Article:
Written By Daniel Webster


Patients often believe that nothing can be done to treat arthritis apart from taking medication or invasive joint replacement surgery.  What if you were told there are ways to significantly reduce pain and improve your function?


Arthritis occurs from either an incident that damages the cartilage of a joint or from years of pressure or load to a specific area in the body (wear and tear), affected by each persons individual biomechanics.  The guidelines for treating arthritis strongly recommend two specific points that I stress regularly as a physiotherapist; exercise and the importance of maintaining a healthy body weight. 


Patients with osteoarthritis of the knee for example should participate in a controlled program of strength exercises, low-impact aerobic exercise (swimming or bike riding) and re-learn specific movements.  With each person we can assess the risk factors leading to the problem and how to change the pressure going through the affected joint.  The trick is finding what can be modified to reduce the reliance on the sore joint and distribute those forces evenly throughout the body.  For instance we might aim to increase the ankle or hip flexibility or strength, to do more work, and reduce the load to the knee.  While this may be seen as “cheating,” it changes the way each person functions and has a direct impact on pain. These simple modifications can often have instant results whilst we also strengthen the important knee muscles with comfortable activities. 


What happens if we stop moving the knee?  If a joint is immobilized or protected unfortunately it does not respond well.  The health of the articular cartilage in the joint is dependent on movement to get its nutrition.  Without this regular activity the joint becomes stiff and looses it’s important shock absorbing properties.  The good news is that after 2-3 weeks of appropriate exercise, these levels return to normal.  Movement is required for healthy joints!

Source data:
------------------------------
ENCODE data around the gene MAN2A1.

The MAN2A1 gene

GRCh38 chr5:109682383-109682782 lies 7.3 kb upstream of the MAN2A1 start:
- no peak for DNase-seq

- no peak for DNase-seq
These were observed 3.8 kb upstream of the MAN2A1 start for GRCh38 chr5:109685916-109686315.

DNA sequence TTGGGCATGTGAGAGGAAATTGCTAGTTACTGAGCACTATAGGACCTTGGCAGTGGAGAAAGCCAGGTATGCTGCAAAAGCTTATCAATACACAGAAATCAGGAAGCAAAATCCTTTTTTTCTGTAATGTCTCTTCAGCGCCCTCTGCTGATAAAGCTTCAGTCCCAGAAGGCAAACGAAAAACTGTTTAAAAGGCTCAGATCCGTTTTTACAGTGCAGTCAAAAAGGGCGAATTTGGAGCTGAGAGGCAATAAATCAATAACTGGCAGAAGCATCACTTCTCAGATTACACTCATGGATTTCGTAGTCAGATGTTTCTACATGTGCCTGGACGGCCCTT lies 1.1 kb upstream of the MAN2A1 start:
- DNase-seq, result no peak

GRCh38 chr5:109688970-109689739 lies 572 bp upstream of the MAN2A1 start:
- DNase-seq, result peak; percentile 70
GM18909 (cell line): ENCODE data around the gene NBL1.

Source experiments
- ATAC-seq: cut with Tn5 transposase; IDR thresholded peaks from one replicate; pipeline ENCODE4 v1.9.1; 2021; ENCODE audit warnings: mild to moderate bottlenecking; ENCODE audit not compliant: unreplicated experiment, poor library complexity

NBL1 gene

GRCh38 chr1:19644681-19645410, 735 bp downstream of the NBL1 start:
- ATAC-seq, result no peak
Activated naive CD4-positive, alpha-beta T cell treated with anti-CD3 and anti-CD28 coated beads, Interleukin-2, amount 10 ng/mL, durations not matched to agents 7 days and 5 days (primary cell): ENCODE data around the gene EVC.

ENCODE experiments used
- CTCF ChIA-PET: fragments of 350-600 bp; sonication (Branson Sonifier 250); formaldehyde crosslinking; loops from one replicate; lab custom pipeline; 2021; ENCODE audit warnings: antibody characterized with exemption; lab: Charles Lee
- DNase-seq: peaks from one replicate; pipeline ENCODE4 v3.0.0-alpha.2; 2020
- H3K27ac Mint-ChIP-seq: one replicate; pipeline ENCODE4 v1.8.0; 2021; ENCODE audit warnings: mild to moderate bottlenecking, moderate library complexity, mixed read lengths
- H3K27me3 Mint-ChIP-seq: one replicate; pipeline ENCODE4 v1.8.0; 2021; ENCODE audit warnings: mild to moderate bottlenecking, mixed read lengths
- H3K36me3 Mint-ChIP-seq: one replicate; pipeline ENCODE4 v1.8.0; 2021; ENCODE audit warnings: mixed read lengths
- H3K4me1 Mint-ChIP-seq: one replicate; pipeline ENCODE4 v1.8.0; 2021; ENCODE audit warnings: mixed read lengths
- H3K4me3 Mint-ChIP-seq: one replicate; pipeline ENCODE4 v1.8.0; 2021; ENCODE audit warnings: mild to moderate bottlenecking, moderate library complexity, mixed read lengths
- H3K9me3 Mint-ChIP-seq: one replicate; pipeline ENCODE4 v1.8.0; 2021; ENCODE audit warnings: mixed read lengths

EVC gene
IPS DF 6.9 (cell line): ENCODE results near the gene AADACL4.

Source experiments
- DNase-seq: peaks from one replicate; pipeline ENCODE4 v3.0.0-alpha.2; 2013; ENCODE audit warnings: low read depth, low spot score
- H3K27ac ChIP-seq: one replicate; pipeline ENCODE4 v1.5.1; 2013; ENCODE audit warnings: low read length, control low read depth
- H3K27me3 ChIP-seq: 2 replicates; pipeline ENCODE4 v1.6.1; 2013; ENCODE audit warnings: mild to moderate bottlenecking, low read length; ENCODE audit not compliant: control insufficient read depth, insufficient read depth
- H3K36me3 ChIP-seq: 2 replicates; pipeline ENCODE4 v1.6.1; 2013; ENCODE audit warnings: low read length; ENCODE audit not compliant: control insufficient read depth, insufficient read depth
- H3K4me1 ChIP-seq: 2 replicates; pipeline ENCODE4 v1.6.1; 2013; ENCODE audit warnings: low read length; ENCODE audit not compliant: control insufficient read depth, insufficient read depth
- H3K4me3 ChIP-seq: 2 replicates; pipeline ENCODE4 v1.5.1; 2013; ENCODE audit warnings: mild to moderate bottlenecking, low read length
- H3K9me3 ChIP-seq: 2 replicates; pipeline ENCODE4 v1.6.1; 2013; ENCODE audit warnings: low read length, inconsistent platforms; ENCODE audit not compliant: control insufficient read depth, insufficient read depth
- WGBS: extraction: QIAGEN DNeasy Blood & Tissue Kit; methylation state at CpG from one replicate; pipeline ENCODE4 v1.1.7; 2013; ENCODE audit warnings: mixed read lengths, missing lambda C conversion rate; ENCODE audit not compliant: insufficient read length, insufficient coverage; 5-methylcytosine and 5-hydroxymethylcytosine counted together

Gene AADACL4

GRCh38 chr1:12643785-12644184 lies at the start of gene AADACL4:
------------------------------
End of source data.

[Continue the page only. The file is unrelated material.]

Particularly over the festive season we are all a little concerned about our health and how much we will eat over the Christmas break.  Remember this little fact: for each kilogram of weight lost, the knee will experience a fourfold reduction in load during daily activities.  Imagine how much better that knee may feel with that sort of change.  Weight loss is simple in theory, yet often challenging in practice.  We can complete simple exercises as part of a program to effectively and safely facilitate this change.


If you or someone you know has been diagnosed with osteoarthritis or chondral (cartilage) pathology keep your head up.  There are many different options for treatment that can have a significant impact on your functional ability and quality of life, and we’d be more than happy to help guide this process.


Daniel is available for appointments at both our Cottesloe and Claremont clinics and happy to discuss your arthritis or knee concerns.  Please give us a call to find out what treatment and exercises may suit you best.


Handley, C.J. (1995). Physiological responses to injury: synovial joint structures. In: Zuluaga M, Briggs C (Ed.), Sports physiotherapy: Applied science and practice. Canberra (ACT): Churchill Livingstone: 61–67.

Hunter, D. (2011). Lower extremity osteoarthritis management needs a paradigm shift. British Journal of Sports Medicine. 45, 283-288. doi:10.1136/bjsm.2010.081117

American Academy of Orthopaedic Surgeons (AAOS). (2013). Treatment of osteoarthritis of the knee: Evidence based guidelines (2nd Ed). American Academy of Orthopaedic Surgeons.